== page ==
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Battling The Opioid Crisis: Inside the DEA's operations

Inside the DEAs Operations

NOTE: For complete coverage on "Battling The Opioid Crisis" from ABC 17 News, click here.

In November of 2016, ABC 17 News interviewed a woman who wished to stay annonymous.    
She died about a month ago after she overdosed.
Now, ABC 17 is speaking with the Drug Enforcement Agency, otherwise known as the DEA, on what they're doing to help stop the opioid epidemic.

"Certainly, the opioid epidemic has gotten worse.  It has our attention.  It's had our attention for quite some time," said Assistant Special Agent Troy Derby.
Scott Collier also works for the DEA.  "Prescription drug abuse is by far the second most prevalent drug problem in the United States.  It far out paces heroin addiction."

Derby told ABC 17 News they've had an adjustment period for about ten years, as far as the agencies way of thinking around the epidemic.

"We've realized we can't arrest our way out of this problem," Derby said.

The DEA has now adopted a three-pronged approach to battling the epidemic.

First, it says the community has to get on board and everyone needs to realize this is a health issue.
Secondly, Drug take back events, like the one held nationwide in late October are proven to work, by getting unwatned and unused pills out of people's homes.  Lastly, people who need help have to be encouraged to seek it without the fear of being judged.

There's a quota system in the U.S. and DEA is required each year to set what they refer to as 'production quota'.

Collier said, "One of the things DEA is required to do by statute is to ensure that the United States has an adequate supply of drugs to meet our medical, scientific and research needs."

However, since 2012 they've been steadily reducing the ceiling tremendously.

"Every year since then for the major narcotics, we've been reducing it roughly by 20% a year.  For 2018 we've proposed quota that for certain drugs pushes back the volume to what we're seeing in 2007 or 2008," Collier said.

The DEA sets production on all sorts of narcotics.  They talk to various agencies to collaborate how much of each drug should be made to serve the public.  ABC 17 News pulled the data from the DEA's website and it show's a wild swing on the changing perceptions of pain management in the medical community.

Take Fentanyl for instance, one of the most powerful and addictive painkillers out there.  It's used to treat people who are terminally ill, or those who have had limbs amputated.

A chart on the DEA's website shows it spiked 50% from 2012 to 2013 and topped out at 2,300 kilograms last year.  This was before it was slashed 25% from this year.

In 2017, 1,750 kilograms were made.  The same goes for narcotics like oxycodone and hydrocodone, which were both cut by 40% thsi year from high's just 4 years ago.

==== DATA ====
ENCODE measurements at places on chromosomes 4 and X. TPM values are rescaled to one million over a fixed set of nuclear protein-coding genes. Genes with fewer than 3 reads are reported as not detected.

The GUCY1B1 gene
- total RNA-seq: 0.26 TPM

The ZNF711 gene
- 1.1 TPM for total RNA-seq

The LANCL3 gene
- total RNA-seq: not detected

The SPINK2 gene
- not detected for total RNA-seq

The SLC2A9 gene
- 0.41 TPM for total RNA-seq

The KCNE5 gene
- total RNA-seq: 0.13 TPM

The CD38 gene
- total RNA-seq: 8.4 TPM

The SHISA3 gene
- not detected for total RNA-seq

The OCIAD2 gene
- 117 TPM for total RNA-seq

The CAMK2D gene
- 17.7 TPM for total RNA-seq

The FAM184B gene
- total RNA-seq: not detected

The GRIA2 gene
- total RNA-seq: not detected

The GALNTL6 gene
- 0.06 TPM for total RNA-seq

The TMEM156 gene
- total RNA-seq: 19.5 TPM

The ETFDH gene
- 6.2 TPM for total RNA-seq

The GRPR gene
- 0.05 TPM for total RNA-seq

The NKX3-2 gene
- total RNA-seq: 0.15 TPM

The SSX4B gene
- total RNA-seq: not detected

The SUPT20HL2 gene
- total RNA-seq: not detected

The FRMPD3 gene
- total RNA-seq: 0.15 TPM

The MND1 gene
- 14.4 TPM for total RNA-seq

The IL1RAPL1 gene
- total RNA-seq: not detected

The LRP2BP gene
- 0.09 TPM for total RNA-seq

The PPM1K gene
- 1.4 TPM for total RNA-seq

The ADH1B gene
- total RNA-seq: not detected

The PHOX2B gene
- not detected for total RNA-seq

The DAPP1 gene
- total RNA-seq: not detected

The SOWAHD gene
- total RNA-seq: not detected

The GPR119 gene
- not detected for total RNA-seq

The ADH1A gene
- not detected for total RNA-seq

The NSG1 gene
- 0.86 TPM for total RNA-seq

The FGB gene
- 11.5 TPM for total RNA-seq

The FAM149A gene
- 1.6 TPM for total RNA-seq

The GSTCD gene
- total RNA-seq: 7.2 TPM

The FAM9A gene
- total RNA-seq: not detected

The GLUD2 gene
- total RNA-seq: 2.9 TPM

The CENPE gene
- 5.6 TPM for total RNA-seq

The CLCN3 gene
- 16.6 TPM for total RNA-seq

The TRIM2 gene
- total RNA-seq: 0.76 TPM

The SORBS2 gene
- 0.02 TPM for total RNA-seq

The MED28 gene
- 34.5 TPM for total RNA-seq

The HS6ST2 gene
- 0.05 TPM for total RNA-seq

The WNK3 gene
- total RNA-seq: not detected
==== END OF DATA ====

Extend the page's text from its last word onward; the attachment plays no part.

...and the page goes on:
Regardless of the fact the DEA is steadily dropping the amount of pills being legally manufactuered, there's still the issue of getting synthetically made opioids from China and Mexico.

Regarding the drug cartels and how they operate Derby said, "They are selling death and they don't care because they know 5 minutes down the road another drug dealer might rip them off and kill them.  They really have no conscience.  They just don't care and that's kind of where we're at."

There's two divisions in DEA. The more obvious is the enforcement side, but the Diversion Division works a bit differently.

Scott Collier is the Diversion Program Manager.  "The Diversion Control Division within DEA simply put is kind of the white collar drug squad."

Collier's division focuses on preventing and interdicting legitimately manufactuered controlled pharmacuticals, such as oxycodone and hydrocodone from getting to the black market.

Diversion has had a keen eye on the abuse of pharma pills since the year 2000.  This can be anything from a doctor to a pharmacist selling the drugs on the street.

"They simply have a room and they sell prescriptions for no valid medical purpose, but they charge anywhere from $300 to $500 dollars a pop just for the visit," said Collier.  "The first case I ever had was a pyschatrist who simply set up a room where he would bring in 6, 7 or 8 people at a time and go down the row and said what's your name and what do you want?"

Those are the types of people the Diversion Control Division target.  It's a preventative measure to try and stop the pills from ever getting to the street.  

Derby regers to Fentanyl as the deadliest drug to come to the U.S.  It's now being synthetically made, similar to how K-2 marijuana is made and then brought into the United States illegally.

ABC 17 News asked Collier if he thought there was a way the spiraling epidemic could be stopped.  "If I didn't think we couldn't make significant progress to reduce this problem I wouldn't be here."


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